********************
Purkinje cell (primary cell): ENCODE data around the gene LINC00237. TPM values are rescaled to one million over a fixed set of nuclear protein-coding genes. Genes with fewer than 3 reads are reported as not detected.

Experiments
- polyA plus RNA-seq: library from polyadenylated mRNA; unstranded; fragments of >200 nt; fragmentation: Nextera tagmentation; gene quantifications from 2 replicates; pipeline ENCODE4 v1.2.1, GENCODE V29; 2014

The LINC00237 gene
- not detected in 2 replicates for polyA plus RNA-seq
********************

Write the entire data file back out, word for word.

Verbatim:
Purkinje cell (primary cell): ENCODE data around the gene LINC00237. TPM values are rescaled to one million over a fixed set of nuclear protein-coding genes. Genes with fewer than 3 reads are reported as not detected.

Experiments
- polyA plus RNA-seq: library from polyadenylated mRNA; unstranded; fragments of >200 nt; fragmentation: Nextera tagmentation; gene quantifications from 2 replicates; pipeline ENCODE4 v1.2.1, GENCODE V29; 2014

The LINC00237 gene
- not detected in 2 replicates for polyA plus RNA-seq